While the exact resource mix that the ISO will draw on is unknown, Gonzales said the market “will be allowed to run as usual on that day, which means it will take the least-cost resource first.” Hydropower, gas-fired generation, and transfers in the Western Energy Imbalance Market EIM transfers are all options.

California has about 600% more solar than North Carolina, but because of plant location, the Tar Heel state will feel the impacts more than most. The state has about 2.8 GW of utility-scale installations, or about 13% of the national total, according to EIA.

Duke Energy is predicting solar energy production will drop from 2,500 MW to about 200 MW in an hour and a half. “Operators will have natural gas plants ready to step in during the eclipse,” the utility said in a recent post but noted it could also call on nuclear, hydro, coal or wind.

However, the difference in impact, between California and North Carolina, is significant. According to EIA, last August, utility-scale PV, utility-scale thermal solar and rooftop solar supplied about 14% of California’s generation compared with just over 3% in North Carolina.

The ramping challenge

The biggest issue is not finding sufficient energy, but in dealing with the rapid ramps that will occur. Utilities will need to be prepared for the jump in demand, as solar generation falls off; and likewise, they must be ready to manage the quick rise in power when the eclipse passes.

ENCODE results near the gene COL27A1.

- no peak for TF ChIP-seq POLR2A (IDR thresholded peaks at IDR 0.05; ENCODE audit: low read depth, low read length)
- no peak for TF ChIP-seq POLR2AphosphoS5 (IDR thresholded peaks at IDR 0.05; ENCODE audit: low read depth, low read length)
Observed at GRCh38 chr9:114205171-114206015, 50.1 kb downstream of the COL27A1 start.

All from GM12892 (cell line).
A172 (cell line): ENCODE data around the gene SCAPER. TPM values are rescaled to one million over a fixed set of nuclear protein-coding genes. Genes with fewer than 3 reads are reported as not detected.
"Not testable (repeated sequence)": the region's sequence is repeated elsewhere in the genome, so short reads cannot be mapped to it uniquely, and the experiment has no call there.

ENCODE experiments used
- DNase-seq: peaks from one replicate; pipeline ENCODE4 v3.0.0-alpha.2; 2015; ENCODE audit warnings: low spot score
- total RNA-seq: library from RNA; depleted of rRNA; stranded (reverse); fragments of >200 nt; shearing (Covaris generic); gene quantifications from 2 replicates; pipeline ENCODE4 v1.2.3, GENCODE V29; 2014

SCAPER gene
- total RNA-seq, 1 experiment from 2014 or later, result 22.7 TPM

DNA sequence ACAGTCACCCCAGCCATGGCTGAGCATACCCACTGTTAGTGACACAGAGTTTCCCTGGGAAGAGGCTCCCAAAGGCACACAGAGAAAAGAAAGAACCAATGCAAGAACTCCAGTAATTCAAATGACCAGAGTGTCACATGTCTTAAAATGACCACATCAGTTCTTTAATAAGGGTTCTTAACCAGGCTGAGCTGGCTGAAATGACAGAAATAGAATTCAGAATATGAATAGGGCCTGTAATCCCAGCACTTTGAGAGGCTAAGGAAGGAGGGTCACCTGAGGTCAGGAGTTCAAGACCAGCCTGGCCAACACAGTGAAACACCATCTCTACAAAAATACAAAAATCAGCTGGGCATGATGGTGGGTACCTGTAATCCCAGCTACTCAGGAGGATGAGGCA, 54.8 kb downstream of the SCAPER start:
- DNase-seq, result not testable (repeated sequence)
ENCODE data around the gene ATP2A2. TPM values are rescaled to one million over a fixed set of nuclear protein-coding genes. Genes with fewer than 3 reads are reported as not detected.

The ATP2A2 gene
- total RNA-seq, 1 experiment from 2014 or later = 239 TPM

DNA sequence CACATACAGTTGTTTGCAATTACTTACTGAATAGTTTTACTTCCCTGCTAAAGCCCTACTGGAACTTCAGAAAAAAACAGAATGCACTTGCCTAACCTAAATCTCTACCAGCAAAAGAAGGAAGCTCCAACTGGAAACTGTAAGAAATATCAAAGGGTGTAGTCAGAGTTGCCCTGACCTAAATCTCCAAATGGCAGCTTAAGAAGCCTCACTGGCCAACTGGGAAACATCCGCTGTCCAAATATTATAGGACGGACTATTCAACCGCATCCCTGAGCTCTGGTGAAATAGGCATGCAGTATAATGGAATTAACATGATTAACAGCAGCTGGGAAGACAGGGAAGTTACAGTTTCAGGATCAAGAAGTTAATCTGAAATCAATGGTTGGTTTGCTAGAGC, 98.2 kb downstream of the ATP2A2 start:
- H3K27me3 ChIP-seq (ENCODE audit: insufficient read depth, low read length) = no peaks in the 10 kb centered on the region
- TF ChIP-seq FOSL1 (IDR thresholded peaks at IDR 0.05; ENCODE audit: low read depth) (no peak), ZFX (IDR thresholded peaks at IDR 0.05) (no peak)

Flexible ramping energy from hydropower and gas plants will help the California ISO deal with rapid load changes. The state has access to about 6 GW of hydro resources, and high levels of supplies remain available.

According to the California ISO’s assessment, as the eclipse begins, the decrease in production will be about 70 MW/minute — and the ramp up is expected to be about 90 MW to 100 MW/minute as the sun reappears. For comparison, a typical average ramp-up rate is around 29 MW/minute during the same time period of the eclipse.

“There is plenty of capacity available to meet need,” the California Public Utilities Commission said in an eclipse-themed FAQ. “The California ISO has dealt with ramps of 13,000 MW in two hours in the evenings.”

NERC’s recommendations call for the addition of “controllable system resources that help to balance the electrical characteristics” for the bulk power system,” but also said its analysis showed no reliability impacts to bulk power system operations.

“Advanced coordination to address ramp issues and secure non-photovoltaic resources for August 21, 2017, can be readily obtained,” the reliability organization said. “Specific states (i.e., California and North Carolina) will experience the greatest impact…It is recommended that utilities in all states perform detailed studies and retain necessary resources to meet the increased and varying load.”